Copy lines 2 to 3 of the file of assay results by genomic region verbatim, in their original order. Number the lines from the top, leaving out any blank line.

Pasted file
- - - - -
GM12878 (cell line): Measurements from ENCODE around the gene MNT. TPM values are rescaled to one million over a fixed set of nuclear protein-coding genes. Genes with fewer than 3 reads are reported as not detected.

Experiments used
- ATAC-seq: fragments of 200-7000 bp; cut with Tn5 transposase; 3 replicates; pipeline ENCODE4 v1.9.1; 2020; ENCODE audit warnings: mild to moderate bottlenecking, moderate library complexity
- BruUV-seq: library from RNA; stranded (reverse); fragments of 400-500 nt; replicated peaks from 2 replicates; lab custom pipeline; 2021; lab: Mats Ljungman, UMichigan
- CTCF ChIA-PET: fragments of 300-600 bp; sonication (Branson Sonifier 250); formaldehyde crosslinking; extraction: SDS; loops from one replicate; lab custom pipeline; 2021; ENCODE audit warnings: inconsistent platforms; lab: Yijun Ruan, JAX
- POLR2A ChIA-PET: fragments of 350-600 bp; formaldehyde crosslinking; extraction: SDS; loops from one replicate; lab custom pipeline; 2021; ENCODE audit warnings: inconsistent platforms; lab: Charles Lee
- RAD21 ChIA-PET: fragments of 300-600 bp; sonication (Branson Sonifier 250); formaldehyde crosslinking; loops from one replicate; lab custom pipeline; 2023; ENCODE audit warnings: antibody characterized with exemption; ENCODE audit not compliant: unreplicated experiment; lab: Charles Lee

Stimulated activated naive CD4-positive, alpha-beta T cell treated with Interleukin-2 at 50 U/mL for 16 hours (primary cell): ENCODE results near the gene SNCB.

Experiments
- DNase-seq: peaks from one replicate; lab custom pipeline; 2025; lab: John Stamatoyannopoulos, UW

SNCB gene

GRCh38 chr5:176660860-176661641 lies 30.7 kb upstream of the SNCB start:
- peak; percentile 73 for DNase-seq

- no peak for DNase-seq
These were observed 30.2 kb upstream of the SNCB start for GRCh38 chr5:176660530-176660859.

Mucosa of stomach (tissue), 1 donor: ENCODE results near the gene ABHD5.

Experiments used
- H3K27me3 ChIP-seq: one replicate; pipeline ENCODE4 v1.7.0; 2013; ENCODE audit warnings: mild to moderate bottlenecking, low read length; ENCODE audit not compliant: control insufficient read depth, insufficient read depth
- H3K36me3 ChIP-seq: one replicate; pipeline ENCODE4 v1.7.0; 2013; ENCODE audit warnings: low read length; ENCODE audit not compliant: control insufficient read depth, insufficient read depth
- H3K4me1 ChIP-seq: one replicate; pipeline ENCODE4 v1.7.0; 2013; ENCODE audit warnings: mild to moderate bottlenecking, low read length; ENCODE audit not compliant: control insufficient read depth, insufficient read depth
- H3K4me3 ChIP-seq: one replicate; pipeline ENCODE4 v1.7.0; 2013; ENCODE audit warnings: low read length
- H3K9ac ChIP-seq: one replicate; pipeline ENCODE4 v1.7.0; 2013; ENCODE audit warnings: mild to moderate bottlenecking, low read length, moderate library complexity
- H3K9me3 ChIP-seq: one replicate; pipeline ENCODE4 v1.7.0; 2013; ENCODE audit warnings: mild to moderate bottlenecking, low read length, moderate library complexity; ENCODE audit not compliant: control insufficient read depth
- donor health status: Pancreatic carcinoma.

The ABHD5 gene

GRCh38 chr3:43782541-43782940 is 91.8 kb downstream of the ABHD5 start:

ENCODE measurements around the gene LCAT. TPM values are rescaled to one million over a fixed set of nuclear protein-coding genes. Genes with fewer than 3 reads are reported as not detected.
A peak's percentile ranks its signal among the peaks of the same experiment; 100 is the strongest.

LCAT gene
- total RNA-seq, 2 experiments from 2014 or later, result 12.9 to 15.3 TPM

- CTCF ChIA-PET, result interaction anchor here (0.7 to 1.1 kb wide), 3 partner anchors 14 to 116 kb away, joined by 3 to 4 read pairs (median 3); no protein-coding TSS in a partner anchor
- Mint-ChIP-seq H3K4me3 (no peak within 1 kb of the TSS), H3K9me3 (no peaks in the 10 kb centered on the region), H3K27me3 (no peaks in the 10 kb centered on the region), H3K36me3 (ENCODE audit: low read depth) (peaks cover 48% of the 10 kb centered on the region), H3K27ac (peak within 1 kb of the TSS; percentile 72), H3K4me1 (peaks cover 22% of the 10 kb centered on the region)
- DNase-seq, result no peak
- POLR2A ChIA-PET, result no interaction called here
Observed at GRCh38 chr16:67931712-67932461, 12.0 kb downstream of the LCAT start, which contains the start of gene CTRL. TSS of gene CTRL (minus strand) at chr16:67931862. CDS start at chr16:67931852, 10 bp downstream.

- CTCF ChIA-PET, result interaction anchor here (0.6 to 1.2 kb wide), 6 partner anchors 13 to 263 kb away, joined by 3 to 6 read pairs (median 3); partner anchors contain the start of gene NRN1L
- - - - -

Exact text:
Experiments used
- ATAC-seq: fragments of 200-7000 bp; cut with Tn5 transposase; 3 replicates; pipeline ENCODE4 v1.9.1; 2020; ENCODE audit warnings: mild to moderate bottlenecking, moderate library complexity